Like many others, I put a lot of hours into Diablo 3 last year. Admittedly I didn’t play it to the extent that people expected, as the game wasn’t as compulsively replay-able as its forebears, but I still sunk a lot of time into its lengthy campaign.
A lot of people took against Diablo 3; it was a departure from Diablo 2 in a lot of ways and had a lot of external features that were quite troubling. The DRM ruined the game for so many, and things like the auction house severely impacted the overall product in a negative fashion. In spite of all of this though, I really liked Diablo 3. I thought it was really addictive, really well put together and just a lot of fun. The combat was responsive and involving, and the progression was limited but well paced and well designed (the skill trees were very small, but the permutations and skills themselves were well thought out, and made things very open ended).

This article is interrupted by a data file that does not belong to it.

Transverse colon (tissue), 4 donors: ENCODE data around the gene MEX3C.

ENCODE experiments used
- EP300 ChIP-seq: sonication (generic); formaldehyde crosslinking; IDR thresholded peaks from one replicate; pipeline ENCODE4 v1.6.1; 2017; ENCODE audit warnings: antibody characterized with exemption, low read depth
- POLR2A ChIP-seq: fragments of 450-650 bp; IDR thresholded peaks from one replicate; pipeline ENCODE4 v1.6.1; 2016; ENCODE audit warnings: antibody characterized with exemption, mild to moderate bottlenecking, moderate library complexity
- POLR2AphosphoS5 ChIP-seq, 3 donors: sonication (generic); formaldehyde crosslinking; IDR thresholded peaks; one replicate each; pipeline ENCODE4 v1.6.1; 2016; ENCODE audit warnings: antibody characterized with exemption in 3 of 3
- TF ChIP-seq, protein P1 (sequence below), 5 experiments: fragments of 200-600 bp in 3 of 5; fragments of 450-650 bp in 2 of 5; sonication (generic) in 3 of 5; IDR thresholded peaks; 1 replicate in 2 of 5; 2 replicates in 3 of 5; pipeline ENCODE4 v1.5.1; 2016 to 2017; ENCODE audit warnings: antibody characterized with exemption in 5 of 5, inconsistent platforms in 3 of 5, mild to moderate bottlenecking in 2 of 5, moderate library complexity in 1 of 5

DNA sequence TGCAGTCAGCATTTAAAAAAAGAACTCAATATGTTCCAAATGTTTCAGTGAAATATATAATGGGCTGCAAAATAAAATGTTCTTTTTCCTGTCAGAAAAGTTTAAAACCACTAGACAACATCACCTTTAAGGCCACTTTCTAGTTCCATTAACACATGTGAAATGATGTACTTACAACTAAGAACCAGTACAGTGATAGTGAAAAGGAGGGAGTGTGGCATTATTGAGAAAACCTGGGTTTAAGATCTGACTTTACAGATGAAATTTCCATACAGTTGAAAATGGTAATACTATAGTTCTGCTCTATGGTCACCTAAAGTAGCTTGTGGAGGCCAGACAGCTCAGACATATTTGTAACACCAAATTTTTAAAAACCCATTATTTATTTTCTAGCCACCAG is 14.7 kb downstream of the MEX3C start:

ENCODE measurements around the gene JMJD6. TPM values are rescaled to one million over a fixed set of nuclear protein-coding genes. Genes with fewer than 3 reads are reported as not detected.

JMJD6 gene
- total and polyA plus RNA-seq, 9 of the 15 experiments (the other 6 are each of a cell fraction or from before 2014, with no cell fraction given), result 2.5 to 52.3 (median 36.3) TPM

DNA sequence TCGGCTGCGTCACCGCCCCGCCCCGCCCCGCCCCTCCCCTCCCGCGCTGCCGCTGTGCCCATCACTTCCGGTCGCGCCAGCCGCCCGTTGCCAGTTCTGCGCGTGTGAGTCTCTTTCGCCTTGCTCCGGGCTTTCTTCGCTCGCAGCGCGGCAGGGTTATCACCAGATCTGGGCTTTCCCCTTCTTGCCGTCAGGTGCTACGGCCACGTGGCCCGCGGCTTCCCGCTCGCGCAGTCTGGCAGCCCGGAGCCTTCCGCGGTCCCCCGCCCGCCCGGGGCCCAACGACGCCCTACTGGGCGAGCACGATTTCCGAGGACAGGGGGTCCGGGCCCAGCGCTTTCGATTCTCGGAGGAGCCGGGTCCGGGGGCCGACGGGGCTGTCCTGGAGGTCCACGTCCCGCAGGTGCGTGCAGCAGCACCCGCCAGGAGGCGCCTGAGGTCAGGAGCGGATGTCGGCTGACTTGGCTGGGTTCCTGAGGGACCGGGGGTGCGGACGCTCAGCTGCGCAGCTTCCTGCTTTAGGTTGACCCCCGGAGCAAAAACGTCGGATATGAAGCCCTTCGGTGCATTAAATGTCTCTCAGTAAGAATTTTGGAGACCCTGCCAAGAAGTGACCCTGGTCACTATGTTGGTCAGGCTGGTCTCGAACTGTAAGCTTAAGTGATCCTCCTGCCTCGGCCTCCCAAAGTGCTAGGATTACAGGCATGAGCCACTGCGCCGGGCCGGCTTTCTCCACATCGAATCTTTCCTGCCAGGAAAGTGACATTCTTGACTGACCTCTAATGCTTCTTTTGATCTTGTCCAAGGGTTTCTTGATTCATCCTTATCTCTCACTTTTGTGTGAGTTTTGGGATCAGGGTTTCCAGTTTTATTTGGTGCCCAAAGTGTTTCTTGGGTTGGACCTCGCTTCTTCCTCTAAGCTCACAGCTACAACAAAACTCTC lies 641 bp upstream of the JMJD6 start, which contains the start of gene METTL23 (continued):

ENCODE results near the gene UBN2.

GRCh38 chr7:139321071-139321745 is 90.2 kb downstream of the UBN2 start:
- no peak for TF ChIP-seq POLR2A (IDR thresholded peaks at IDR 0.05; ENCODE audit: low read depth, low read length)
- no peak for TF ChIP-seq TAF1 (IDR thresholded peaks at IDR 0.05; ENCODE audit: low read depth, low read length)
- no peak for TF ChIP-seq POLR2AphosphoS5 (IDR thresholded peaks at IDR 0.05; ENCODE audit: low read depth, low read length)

Last weekend I got the chance to play some more Diablo 3, the big difference being I was playing on an Xbox 360. This seems like a weird fit, seeing as Diablo 3 is a game controlled primarily by the mouse on PC, and it’s easy to be instantly sceptical of this as subpar port. However, Diablo 3 on consoles works out really excellently, surprisingly so – the only caveat being that if you didn’t like the game in the first place, it still won’t be for you. On top of that, if you have already played the PC version, you won’t get much out of playing it on console as well. Though it’s fun to play through a second time, it doesn’t feel like something you have to do (and may not be something you particularly want to do). Diablo 3 gave one excellent experience, and if you have already had that on PC, you should probably leave things there.